Along with negotiations over salary and benefits, employees may also bargain over non-compete clauses, which may limit their ability to work for “competitors” should they choose to move on from the company. Prospective employees should understand Illinois has laws pertaining to these agreements and restriction that may make them unreasonable and unenforceable. The ultimate decision of whether the agreement is enforceable often depends on a balancing of many factors. It is, therefore, important that you discuss this with an employment law attorney before taking any action that might violate the agreement, or before signing the agreement.
When examining these clauses, some workers may ask if non-disclosure clauses are legal in Illinois. The answer is generally yes but with certain criteria that must be met. This includes:
Furthermore, Illinois courts will generally give consideration to any geographic limitations the scope of the non-compete clause may carry and for how long. These considerations are not specifically listed in Illinois contract laws but they may fall under the undue hardship provision of the statute.
Illinois law holds that the employee must be compensated (consideration) in some way in exchange for agreeing not to take his or her talents and inside knowledge of a company to a competitor. Illinois will also give special consideration to this aspect of the clause and determine if it is adequate for the employee.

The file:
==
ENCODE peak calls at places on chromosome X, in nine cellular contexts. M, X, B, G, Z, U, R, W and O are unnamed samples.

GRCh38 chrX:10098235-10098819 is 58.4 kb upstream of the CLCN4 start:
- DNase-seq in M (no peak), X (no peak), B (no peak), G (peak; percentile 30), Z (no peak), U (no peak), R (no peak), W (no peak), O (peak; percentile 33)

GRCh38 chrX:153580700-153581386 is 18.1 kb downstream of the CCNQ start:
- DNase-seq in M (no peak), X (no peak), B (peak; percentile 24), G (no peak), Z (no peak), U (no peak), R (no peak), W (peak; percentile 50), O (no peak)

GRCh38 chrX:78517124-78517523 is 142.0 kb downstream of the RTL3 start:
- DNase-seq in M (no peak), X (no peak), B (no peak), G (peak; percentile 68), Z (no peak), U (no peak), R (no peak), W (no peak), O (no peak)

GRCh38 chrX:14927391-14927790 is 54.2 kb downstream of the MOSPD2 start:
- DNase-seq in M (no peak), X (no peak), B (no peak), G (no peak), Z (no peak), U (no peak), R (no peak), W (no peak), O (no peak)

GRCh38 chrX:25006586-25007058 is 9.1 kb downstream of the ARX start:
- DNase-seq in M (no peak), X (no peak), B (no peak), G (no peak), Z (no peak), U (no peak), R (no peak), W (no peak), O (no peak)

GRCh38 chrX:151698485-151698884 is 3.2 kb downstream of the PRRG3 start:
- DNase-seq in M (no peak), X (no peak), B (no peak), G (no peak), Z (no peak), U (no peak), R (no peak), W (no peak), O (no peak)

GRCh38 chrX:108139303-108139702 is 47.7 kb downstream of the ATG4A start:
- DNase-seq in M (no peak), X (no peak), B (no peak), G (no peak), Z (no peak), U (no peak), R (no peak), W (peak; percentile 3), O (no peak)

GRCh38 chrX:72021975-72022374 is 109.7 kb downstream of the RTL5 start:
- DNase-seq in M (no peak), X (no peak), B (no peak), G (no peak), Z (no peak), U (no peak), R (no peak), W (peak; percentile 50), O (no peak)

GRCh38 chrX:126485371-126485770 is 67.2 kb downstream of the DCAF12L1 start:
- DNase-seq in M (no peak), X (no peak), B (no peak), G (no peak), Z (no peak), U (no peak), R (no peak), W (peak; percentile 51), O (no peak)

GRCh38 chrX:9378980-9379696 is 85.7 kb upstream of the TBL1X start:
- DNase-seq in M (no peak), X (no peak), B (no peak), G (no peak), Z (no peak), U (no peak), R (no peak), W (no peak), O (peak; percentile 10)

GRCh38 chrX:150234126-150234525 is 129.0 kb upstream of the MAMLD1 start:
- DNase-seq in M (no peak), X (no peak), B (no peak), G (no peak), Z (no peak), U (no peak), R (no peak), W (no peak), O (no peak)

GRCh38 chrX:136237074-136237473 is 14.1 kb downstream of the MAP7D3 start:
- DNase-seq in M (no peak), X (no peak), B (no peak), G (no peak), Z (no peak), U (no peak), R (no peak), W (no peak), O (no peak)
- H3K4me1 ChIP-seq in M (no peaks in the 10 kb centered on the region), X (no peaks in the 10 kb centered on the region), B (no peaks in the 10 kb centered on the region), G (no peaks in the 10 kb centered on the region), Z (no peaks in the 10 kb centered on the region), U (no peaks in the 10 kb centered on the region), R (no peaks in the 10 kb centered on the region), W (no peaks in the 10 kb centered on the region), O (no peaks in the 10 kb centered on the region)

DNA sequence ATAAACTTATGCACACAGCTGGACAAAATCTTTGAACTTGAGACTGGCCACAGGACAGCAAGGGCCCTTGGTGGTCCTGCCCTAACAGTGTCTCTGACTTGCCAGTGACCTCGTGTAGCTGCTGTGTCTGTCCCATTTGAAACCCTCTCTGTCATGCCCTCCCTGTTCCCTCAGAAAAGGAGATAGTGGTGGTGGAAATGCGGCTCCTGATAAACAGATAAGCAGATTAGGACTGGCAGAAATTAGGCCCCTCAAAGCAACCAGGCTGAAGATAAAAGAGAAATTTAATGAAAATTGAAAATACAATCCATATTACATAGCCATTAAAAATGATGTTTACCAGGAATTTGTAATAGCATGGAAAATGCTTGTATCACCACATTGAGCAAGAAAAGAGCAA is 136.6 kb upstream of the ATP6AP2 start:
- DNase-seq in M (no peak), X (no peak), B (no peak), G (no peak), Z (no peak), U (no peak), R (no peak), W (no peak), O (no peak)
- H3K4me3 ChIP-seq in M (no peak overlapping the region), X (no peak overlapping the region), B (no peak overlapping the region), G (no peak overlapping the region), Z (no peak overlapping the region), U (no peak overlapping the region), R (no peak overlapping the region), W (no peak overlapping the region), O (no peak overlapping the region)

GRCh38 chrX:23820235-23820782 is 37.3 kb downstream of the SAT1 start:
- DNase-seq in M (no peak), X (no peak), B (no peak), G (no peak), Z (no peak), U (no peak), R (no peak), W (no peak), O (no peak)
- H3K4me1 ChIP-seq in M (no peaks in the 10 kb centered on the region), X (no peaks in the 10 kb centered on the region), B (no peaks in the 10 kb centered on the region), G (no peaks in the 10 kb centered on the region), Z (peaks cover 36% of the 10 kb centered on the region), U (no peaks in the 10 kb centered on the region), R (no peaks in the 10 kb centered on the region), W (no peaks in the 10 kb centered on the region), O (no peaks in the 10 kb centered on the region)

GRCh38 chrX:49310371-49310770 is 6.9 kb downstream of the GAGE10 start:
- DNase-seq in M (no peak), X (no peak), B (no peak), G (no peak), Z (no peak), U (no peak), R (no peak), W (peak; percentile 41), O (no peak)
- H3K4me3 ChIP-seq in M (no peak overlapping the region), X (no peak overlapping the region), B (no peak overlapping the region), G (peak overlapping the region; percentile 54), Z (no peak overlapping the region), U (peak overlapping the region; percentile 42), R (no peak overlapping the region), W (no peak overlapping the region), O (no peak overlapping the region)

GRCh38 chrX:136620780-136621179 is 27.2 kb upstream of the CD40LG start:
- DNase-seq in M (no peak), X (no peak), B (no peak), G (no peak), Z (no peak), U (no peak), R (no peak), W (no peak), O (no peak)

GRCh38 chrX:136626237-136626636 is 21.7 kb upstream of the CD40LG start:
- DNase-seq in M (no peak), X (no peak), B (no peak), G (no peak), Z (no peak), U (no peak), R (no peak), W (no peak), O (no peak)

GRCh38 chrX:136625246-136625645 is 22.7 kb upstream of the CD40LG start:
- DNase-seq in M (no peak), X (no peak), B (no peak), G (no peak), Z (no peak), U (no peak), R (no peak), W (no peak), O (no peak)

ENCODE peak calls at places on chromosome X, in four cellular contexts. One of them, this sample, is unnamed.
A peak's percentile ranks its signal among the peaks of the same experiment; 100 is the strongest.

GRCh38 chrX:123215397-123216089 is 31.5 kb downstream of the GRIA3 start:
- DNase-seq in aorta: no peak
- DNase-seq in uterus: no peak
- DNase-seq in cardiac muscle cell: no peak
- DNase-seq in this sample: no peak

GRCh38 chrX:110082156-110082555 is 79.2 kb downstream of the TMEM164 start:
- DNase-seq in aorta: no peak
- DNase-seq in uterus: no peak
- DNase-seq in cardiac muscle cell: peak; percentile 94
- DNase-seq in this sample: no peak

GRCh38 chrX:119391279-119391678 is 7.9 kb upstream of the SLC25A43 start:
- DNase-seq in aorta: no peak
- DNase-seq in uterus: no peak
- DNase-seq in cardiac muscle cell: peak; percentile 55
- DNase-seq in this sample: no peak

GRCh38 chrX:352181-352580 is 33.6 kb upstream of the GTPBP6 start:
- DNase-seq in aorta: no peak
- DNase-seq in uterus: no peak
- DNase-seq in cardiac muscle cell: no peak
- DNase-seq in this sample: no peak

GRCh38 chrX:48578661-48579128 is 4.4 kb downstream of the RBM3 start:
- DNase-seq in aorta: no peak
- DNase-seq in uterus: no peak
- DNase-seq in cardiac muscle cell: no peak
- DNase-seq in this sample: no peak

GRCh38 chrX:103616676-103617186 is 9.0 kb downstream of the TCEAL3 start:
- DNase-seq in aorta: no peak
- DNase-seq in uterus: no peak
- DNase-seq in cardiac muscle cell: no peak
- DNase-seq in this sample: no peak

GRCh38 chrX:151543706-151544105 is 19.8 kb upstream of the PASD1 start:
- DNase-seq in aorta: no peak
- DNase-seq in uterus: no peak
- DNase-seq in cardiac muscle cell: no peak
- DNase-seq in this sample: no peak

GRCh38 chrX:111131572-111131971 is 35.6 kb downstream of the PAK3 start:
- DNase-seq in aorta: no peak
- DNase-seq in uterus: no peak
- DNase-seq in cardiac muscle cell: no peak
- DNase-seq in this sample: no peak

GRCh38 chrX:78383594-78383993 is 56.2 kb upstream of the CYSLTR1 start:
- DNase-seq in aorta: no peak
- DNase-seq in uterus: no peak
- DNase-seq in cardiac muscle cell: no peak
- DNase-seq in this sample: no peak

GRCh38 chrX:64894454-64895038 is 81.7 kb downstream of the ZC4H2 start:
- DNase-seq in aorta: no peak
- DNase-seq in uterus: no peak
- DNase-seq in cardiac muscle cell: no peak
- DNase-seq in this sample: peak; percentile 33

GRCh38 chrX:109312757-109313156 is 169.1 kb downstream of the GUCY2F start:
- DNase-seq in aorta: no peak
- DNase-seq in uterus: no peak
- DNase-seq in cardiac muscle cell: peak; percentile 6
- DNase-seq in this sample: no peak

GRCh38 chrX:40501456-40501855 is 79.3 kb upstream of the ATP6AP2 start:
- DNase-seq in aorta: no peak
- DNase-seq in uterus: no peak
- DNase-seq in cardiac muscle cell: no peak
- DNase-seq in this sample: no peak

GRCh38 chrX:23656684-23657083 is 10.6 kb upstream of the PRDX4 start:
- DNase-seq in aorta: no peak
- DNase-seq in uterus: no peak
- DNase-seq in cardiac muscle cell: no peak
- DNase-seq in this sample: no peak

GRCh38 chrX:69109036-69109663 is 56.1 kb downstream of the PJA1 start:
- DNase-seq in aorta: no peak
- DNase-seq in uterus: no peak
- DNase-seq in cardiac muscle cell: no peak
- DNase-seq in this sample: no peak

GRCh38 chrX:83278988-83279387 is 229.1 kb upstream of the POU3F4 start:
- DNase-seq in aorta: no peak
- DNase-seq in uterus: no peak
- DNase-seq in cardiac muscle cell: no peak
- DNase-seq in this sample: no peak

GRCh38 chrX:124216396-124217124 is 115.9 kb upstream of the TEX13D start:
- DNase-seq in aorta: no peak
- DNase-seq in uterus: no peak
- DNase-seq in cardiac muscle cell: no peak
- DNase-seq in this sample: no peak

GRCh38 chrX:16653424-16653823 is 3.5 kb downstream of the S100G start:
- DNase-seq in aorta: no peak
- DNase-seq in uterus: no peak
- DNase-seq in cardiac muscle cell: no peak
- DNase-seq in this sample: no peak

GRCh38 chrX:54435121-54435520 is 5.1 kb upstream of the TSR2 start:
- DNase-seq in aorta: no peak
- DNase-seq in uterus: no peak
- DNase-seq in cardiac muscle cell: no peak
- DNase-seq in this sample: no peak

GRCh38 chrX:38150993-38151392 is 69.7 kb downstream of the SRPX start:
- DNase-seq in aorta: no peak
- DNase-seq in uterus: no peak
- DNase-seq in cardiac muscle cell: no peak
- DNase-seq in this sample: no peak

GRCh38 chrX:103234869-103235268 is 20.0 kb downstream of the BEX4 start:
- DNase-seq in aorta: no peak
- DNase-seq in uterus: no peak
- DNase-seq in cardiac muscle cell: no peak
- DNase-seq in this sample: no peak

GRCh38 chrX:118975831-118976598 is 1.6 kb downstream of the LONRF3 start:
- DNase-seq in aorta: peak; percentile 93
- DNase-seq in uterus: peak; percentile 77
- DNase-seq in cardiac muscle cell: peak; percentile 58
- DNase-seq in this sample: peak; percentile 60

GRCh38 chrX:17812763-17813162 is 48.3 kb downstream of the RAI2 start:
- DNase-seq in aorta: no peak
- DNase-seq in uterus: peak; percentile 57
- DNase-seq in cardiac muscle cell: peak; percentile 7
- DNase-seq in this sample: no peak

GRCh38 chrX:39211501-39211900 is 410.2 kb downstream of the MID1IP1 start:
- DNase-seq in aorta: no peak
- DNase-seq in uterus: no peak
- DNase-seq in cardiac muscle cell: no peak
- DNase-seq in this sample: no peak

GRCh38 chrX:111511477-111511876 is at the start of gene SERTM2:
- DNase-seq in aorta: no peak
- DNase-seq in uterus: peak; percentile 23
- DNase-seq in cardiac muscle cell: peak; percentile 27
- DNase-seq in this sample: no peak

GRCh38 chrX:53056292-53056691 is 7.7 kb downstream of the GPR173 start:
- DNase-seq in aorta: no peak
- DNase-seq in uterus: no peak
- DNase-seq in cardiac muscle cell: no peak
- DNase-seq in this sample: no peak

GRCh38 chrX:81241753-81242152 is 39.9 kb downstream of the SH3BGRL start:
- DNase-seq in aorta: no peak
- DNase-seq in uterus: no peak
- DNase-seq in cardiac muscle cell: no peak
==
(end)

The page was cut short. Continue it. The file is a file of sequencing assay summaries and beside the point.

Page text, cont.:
The latter provision makes Illinois unique amongst states enforcing these agreements. In fact, inadequate consideration is fatal to claims by the employer and among the most important aspect of a dispute a court will examine before all else.
In Illinois, the employee generally must be employed by his or her company for at least two years for a non-compete clause to be valid, unless there is additional consideration provided by the employer. This usually holds true whether the employee leaves on his or her own accord or is released by the employer.
Additionally, the length a former employee may be subject to a non-compete clause after his or her departure from the general state guidelines for the agreements. Typically, there should be some end date where an employee may work for a competitor.
If your employer asks you to sign a non-compete clause as part of your consideration for employment, contact the Chicago employment attorneys of Goldman & Ehrlich for a consultation. Our attorneys will examine the claim and help you advocate for the best interests of you and your career.